The development of bayonets and Civil War.

major bill

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#1
Armies are always searching for better weapons to use. To some casual observers it would seem like the bayonet should have little room for improvement. This may not be true because after the Civil War the US Army was trying to improve the Army bayonet. I am not sure what shortcomings the Army found it Civil War bayonets. What leasons did the Army learn in the Civil War about their bayonets that made them search for new bayonet designs?
 

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Kurt G

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#3
The US model 1873 trowel bayonet looks more like a gardening tool . Although it was apparently an effective entrenching tool , it was too wide to be a good bayonet .
 

major bill

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#4
Is it possible that so many Civil War solders were forced to use their bayonets to prepare defensive positions, that the Army believed that a trowl shaped bayonet that soldiers could use it to dig in was worth adopting, bmm even if it made less effective bayonet for a weapon?

I have not researched this enough to have read the correspondence between Army officials on the subjet of th Model 1873 bayonet. Still this bayonet looks like a compromise that leaned in favor of a digging tool bayonet over a fighting bayonet.
 
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#5
Very, very few people were found to be wounded by bayonets. Even in the U.S. Civil War, with the muzzle loading rifle musket being the primary infantry arm, and plagued with all sorts of things that could cause it to cease working. Bayonets really only went through the following developments, in my view:
1. The plug bayonet was invented. Henceforth, there was no need to carry a spiked musket rest, or have the support of pikes.
2. The socket bayonet was invented. Henceforth, infantry could use the musket as a club or a spear, and also ward off cavalry charges provided they could maintain discipline and order while under attack from mounted men.
3. Sabre bayonets were developed so soldiers with two-banded muskets or musketoons could have enough "reach" vis-a-vis three-band muskets with socket bayonets.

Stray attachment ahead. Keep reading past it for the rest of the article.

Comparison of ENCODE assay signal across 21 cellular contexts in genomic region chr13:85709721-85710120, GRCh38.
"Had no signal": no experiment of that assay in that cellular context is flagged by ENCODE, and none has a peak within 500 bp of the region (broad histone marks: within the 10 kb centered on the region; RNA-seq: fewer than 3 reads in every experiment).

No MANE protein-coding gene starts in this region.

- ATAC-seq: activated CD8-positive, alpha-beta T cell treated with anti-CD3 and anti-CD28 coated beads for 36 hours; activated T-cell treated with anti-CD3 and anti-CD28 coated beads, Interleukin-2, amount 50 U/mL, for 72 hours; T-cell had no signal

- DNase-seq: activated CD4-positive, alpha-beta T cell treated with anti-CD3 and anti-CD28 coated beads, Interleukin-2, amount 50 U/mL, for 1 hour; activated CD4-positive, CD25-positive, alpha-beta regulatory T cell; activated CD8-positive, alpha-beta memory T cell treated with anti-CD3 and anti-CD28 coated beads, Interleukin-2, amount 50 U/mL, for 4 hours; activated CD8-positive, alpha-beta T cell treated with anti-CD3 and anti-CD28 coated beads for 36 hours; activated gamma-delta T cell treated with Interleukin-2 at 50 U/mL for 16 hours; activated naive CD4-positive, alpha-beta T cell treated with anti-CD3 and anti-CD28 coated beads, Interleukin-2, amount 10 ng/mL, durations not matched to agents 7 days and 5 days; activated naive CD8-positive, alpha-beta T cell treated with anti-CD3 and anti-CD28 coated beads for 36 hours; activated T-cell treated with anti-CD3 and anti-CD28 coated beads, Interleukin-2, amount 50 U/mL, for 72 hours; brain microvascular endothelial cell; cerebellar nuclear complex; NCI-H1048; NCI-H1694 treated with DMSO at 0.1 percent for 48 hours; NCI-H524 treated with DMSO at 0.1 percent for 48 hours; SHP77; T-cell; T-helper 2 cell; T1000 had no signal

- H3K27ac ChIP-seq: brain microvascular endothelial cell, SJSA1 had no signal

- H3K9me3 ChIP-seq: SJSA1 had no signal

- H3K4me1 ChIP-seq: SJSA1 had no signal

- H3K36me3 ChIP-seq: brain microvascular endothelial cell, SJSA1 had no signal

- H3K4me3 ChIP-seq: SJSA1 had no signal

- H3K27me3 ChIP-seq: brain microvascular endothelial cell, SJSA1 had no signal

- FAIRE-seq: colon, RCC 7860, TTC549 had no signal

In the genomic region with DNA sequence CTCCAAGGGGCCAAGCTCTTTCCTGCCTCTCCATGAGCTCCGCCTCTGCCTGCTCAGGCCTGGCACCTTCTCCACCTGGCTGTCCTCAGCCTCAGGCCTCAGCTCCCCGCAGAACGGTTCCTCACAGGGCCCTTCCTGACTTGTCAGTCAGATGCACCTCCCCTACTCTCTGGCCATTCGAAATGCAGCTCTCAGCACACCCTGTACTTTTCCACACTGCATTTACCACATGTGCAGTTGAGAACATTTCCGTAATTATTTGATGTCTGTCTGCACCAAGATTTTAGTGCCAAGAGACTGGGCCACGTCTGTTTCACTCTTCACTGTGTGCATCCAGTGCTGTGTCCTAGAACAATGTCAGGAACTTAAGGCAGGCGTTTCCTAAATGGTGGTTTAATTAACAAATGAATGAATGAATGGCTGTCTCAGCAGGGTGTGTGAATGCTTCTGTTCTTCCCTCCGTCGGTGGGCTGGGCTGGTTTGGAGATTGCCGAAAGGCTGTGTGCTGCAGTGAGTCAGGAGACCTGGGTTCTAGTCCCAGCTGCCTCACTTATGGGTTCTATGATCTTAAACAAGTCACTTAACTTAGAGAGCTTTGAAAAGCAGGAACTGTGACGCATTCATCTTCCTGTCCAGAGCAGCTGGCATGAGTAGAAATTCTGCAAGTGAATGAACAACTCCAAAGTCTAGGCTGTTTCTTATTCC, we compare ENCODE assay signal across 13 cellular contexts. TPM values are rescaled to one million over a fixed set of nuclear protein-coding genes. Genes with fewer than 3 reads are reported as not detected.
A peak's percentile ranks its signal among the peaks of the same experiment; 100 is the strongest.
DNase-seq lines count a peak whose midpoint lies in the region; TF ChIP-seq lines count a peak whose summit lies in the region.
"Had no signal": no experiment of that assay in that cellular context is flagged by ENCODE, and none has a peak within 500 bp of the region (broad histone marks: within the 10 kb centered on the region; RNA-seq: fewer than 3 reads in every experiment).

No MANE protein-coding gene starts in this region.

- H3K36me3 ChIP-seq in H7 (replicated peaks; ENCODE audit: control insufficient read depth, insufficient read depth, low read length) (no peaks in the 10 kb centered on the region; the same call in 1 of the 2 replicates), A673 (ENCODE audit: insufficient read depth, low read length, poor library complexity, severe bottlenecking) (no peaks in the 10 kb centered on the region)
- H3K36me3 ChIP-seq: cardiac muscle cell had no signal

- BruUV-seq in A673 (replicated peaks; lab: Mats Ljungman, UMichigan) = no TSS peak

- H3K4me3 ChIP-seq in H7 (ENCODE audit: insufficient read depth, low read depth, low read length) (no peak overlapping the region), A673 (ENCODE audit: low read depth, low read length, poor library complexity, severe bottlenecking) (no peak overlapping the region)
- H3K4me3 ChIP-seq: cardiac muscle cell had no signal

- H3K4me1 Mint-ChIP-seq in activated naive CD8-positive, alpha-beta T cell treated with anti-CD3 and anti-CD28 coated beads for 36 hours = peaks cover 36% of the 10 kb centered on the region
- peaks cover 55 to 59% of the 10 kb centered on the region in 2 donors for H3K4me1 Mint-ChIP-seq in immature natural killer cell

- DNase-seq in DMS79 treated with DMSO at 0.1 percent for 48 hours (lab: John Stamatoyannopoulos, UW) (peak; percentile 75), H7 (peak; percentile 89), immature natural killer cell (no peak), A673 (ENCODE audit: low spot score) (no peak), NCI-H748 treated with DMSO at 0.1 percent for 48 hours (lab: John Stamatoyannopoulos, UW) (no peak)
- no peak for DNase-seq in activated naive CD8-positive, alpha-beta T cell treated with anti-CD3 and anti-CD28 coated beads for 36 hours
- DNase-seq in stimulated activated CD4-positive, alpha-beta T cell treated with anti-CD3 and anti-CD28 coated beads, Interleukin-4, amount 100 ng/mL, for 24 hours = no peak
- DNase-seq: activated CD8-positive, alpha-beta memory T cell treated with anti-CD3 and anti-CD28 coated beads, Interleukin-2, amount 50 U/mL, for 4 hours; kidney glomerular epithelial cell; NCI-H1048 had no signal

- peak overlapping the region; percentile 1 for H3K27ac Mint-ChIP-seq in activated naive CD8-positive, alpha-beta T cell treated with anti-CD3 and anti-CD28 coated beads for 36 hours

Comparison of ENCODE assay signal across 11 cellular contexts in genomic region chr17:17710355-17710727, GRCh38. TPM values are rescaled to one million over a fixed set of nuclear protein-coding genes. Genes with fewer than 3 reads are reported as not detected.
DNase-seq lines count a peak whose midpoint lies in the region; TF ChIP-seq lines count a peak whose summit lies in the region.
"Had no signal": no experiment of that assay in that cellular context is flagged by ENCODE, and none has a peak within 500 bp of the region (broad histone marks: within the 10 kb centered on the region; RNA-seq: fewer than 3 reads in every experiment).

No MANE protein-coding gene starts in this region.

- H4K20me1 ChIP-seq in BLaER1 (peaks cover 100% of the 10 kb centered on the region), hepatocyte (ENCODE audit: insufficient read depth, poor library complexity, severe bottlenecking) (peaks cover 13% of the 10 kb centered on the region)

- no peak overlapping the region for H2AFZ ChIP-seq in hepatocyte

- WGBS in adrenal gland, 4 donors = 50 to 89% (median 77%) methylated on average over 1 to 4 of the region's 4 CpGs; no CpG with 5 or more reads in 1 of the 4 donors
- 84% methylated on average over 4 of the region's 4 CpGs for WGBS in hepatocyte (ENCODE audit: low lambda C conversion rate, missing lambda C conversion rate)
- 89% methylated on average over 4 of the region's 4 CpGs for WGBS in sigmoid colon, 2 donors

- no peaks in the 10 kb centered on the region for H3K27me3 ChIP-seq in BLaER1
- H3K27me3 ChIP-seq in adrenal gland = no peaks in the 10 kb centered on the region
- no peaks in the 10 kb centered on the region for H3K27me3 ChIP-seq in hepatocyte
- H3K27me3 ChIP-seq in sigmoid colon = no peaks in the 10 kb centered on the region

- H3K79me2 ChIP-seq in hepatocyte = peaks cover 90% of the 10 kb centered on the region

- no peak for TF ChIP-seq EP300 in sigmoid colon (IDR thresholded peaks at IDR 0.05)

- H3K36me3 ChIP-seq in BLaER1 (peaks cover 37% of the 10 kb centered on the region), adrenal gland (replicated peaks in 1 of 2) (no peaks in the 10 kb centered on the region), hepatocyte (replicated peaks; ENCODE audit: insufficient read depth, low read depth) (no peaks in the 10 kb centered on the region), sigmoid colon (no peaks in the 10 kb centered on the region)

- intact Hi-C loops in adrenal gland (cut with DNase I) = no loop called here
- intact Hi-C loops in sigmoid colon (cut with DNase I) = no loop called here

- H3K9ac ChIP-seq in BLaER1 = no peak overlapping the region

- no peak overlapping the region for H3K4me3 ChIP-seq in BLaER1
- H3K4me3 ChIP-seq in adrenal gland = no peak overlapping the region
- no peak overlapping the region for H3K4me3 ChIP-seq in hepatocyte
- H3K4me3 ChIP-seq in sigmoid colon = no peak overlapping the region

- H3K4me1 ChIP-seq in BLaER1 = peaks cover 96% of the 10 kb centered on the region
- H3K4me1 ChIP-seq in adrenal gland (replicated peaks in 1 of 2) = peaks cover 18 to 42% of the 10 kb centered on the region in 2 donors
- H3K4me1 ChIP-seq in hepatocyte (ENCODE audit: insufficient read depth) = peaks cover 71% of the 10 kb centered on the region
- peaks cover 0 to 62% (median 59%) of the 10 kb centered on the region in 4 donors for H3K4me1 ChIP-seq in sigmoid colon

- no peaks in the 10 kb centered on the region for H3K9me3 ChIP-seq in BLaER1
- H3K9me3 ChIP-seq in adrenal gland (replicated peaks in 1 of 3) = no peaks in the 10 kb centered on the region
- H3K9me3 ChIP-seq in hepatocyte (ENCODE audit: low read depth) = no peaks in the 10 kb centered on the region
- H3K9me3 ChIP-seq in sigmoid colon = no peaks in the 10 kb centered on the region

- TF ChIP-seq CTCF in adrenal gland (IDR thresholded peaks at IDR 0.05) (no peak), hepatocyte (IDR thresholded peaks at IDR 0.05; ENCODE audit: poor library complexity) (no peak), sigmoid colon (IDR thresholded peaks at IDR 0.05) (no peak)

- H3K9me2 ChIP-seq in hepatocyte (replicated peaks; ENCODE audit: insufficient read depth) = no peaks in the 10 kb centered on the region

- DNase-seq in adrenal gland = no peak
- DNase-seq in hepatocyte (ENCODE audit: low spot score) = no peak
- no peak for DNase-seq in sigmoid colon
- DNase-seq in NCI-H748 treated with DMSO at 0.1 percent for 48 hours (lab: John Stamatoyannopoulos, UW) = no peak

4. There was a very, very belated recognition that the bayonet's days were over what with cartridge loading and magazine-fed repeaters. Other than intimidating poorly trained troops or striking workers or civilians in one or another context, the bayonet began to shrink. Not all at once of course... By the time of the M1 Garand M5 bayonet or the M7 for the M16, the bayonet has become a field knife for the most part. The M9 is truly a field knife.

The ramrod and the bayonet could be used as tools for cooking messes.
The bayonet could be used to dig, particularly in rocky ground.
The bayonet could be used as a tent stake or a field expedient candle stick holder.

There were attempts to make it a tool, hence the machete-like creations, or the trowel bayonet... Or to turn it into an unobtrusive piece of gear that was part of something already attached to a rifle like the ramrod types of the late Trapdoor Springfields and M1903 "Roosevelt Mauser" that T. Roosevelt decidedly did not approve of, so back it went to the foot-and-a-half long knife bayonet through WWI and WWII...
 
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#7
Ghastly. The standard socket bayonet of the age of musketry left terrible wounds. Given the medical technology of the era, these invariably proved fatal, or never healed properly. They would continue to suppurate and exude pus and fluid. By the time of the U.S. Civil War, however, it would seem that while hand-to-hand combat occurred, it was fought with all manner of weapons and not just bayonets. After a fire fight, the fixing of bayonets and charging would trigger, in the words of historian Stuart Reid, "a fight or flight response." So while it was primarily a psychological weapon, and a means of inducing soldiers to close with the enemy, it appears to have been comparatively little used.

There is ample information in this previous thread here on this forum:

Bayonet wounds in the Civil War
 



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